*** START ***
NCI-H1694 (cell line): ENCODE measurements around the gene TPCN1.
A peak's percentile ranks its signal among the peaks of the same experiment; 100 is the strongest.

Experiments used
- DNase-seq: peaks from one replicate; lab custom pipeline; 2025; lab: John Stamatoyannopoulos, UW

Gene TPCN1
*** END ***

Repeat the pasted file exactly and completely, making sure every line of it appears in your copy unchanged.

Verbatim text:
NCI-H1694 (cell line): ENCODE measurements around the gene TPCN1.
A peak's percentile ranks its signal among the peaks of the same experiment; 100 is the strongest.

Experiments used
- DNase-seq: peaks from one replicate; lab custom pipeline; 2025; lab: John Stamatoyannopoulos, UW

Gene TPCN1